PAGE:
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Nurse With Patient In Rehabilitation Using Exercise Machine

Aerobic Exercise May Help Guard Against Dementia

HealthDay News

Aerobic exercise may strengthen memory and thinking skills in older adults with mild cognitive impairment (MCI), a small study suggests....Read More

Black and White image of Older Lady's hands

Could a Germ Link Gum Disease, Rheumatoid Arthritis?

HealthDay News

A specific germ may help explain the long-noticed connection between gum disease and rheumatoid arthritis, a new study suggests....Read More

hearing aid woman 115x80

Everyday Pain Relievers and Hearing Loss

HealthDay News

But degree of impairment tied to acetaminophen and ibuprofen was modest, researchers say....Read More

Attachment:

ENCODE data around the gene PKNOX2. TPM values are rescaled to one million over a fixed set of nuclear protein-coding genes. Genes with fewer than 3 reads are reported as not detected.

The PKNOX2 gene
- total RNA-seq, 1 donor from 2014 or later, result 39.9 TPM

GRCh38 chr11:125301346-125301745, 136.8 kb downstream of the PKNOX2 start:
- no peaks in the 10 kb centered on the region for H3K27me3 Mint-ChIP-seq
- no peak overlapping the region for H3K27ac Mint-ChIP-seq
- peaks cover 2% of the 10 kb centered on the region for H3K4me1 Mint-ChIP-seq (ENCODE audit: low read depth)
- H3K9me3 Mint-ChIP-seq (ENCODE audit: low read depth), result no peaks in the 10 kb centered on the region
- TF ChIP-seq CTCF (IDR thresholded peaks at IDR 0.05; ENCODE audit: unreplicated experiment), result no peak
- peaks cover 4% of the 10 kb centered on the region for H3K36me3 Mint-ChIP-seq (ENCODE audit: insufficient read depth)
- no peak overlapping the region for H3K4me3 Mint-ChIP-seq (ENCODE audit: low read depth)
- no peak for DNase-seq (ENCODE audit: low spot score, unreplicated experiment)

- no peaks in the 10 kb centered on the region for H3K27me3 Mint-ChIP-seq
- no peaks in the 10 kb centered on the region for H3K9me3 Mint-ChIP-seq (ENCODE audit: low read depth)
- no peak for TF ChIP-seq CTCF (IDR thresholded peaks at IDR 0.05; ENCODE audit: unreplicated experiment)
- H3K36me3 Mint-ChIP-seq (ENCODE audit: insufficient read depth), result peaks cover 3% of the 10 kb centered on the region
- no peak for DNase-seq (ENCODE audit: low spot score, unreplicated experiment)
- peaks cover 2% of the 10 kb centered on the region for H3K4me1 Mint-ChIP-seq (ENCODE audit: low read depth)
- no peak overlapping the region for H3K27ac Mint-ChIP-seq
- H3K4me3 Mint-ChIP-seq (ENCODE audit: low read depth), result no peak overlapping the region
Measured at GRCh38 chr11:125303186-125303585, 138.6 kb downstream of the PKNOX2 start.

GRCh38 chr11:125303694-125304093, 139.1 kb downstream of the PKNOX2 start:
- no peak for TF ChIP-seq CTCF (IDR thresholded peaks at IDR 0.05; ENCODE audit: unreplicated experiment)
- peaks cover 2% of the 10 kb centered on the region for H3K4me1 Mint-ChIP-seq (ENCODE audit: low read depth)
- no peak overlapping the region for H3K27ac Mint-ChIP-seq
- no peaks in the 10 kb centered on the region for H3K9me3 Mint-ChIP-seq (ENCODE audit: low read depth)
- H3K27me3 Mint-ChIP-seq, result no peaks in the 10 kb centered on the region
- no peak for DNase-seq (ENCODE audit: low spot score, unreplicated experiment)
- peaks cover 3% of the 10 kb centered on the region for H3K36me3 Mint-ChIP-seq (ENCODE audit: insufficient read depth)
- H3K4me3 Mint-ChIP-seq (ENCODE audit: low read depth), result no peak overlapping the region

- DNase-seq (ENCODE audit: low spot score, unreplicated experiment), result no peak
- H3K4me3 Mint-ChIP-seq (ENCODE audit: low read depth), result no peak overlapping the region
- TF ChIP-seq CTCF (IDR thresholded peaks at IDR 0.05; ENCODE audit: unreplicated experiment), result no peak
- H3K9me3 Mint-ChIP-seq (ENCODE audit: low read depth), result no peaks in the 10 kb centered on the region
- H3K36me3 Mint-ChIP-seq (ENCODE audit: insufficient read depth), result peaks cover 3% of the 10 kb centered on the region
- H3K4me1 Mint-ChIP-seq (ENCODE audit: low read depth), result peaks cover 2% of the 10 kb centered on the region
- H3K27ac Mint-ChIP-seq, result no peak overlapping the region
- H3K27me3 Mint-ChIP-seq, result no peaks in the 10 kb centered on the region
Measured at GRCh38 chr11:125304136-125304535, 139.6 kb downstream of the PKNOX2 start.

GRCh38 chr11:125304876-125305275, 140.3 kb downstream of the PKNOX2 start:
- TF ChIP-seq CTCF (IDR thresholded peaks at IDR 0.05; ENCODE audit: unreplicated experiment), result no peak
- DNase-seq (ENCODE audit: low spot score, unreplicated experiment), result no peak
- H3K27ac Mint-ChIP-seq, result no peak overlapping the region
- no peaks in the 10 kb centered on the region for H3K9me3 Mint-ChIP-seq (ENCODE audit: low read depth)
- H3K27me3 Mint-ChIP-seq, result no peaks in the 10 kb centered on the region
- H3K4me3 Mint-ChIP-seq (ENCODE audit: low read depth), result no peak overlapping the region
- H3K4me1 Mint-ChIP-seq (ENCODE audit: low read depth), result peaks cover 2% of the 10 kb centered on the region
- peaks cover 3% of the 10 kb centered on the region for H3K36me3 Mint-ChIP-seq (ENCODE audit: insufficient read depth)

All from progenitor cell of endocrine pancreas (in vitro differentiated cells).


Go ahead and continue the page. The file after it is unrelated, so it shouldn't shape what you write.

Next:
Blood Pressure Recommendations for 60 plus

HealthDay News

Guidelines say therapy should begin after top number in reading meets or exceeds 150 mmHG, not 140...Read More

woman cycling

3 Sneaky Heart Disease Tricks

Dr. Andrew Manganaro

Cardiovascular disease is sneaky. Here are three things to know......Read More

Pills spilling out from a prescription bottle

Prices Skyrocket on Drugs Widely Used by Seniors: Report

HealthDay News

The prices of brand-name drugs used by many older Americans rose nearly 130 times faster than inflation last year, a new study reports....Read More

Mojito cocktail

A Little Alcohol Each Day May Cut Your Risk of Stroke

HealthDay News